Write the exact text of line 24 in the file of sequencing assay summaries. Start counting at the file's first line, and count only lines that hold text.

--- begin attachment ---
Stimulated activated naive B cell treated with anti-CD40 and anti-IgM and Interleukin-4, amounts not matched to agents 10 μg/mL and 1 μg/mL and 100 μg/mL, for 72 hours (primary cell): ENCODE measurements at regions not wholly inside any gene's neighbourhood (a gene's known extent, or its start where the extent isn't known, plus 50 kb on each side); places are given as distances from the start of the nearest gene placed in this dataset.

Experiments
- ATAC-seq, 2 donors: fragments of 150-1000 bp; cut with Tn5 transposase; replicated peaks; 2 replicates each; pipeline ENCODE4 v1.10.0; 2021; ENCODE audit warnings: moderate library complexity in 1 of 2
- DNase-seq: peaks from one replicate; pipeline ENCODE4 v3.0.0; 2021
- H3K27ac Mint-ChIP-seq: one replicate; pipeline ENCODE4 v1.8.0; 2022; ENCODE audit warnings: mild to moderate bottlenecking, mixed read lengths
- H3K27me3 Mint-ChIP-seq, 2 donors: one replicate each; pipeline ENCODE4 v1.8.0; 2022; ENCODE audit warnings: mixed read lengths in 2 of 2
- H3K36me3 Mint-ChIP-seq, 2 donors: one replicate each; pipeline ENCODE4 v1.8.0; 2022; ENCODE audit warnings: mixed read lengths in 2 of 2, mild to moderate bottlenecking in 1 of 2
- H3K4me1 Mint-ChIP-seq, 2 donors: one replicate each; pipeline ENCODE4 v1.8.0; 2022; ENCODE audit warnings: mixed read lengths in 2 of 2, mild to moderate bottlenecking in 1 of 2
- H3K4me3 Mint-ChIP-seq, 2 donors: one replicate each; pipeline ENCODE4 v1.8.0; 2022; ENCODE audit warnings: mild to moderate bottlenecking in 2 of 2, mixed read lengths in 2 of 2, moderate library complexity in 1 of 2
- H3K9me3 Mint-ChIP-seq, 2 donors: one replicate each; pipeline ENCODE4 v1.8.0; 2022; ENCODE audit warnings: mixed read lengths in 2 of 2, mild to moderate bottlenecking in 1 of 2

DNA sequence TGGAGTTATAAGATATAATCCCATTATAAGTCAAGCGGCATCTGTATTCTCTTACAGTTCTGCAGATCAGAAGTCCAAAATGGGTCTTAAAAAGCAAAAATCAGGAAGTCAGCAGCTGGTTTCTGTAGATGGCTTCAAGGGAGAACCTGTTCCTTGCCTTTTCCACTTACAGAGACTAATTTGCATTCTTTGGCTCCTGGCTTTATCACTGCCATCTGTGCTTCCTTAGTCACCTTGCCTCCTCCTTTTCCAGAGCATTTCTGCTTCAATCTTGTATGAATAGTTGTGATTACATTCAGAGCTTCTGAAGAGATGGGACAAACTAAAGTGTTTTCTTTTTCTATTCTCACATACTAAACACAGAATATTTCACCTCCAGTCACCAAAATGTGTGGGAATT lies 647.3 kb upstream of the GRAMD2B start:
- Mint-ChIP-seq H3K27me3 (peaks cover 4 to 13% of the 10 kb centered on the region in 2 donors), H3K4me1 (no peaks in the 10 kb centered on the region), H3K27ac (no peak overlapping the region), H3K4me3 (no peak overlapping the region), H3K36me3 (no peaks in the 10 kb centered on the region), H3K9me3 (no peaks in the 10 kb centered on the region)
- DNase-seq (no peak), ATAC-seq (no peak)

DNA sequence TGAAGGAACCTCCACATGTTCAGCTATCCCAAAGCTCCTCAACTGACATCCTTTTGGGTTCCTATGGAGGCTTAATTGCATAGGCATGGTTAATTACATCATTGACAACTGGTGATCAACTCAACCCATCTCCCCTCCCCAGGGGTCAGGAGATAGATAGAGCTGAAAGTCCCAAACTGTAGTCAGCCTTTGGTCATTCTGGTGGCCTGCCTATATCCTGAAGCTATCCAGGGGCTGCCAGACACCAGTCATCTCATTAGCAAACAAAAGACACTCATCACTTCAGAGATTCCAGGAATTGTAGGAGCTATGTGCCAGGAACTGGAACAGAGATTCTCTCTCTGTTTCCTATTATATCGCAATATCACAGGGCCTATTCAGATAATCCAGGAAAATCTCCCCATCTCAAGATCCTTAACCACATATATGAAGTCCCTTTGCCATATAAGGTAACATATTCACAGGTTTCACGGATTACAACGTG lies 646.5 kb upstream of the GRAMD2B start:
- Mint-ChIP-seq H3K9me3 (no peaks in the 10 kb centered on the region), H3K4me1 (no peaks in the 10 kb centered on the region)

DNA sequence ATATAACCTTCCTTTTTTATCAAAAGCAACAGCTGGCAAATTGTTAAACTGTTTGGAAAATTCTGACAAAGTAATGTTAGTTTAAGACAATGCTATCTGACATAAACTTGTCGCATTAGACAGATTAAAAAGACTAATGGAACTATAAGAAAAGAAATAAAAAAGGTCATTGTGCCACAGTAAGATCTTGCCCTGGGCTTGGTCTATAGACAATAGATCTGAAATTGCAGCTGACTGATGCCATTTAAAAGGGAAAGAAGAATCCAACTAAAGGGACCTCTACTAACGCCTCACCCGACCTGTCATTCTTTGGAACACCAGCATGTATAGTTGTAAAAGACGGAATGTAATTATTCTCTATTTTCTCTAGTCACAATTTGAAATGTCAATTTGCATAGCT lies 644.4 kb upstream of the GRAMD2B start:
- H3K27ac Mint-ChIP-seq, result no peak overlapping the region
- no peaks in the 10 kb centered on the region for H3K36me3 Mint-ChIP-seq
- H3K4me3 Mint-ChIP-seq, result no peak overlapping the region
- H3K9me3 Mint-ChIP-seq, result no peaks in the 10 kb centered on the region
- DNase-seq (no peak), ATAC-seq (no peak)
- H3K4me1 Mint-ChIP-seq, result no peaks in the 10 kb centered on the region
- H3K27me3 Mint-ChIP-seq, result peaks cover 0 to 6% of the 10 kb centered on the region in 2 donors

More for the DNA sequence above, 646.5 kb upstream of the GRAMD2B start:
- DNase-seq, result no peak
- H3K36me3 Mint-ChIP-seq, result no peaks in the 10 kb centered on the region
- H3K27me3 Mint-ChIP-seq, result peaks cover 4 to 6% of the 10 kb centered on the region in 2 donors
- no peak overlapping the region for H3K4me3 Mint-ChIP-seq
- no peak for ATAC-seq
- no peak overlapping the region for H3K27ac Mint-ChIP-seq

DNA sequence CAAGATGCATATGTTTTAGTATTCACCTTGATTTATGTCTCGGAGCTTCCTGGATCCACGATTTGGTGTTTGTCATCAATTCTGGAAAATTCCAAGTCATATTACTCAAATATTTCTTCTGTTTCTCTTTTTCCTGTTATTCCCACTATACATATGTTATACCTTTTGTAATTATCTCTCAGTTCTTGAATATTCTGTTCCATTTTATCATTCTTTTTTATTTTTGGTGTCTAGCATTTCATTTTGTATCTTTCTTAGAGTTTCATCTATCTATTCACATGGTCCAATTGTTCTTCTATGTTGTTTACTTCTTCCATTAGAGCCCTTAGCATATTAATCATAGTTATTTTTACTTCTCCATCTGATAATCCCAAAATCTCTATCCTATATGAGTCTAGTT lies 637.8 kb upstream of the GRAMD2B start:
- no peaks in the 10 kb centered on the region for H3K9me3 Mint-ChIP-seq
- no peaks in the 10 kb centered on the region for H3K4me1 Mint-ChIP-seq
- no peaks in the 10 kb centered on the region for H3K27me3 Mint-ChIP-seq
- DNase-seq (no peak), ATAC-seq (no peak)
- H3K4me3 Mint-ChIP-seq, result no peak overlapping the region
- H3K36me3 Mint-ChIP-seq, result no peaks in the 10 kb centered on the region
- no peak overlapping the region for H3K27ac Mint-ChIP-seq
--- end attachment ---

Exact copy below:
More for the DNA sequence above, 646.5 kb upstream of the GRAMD2B start: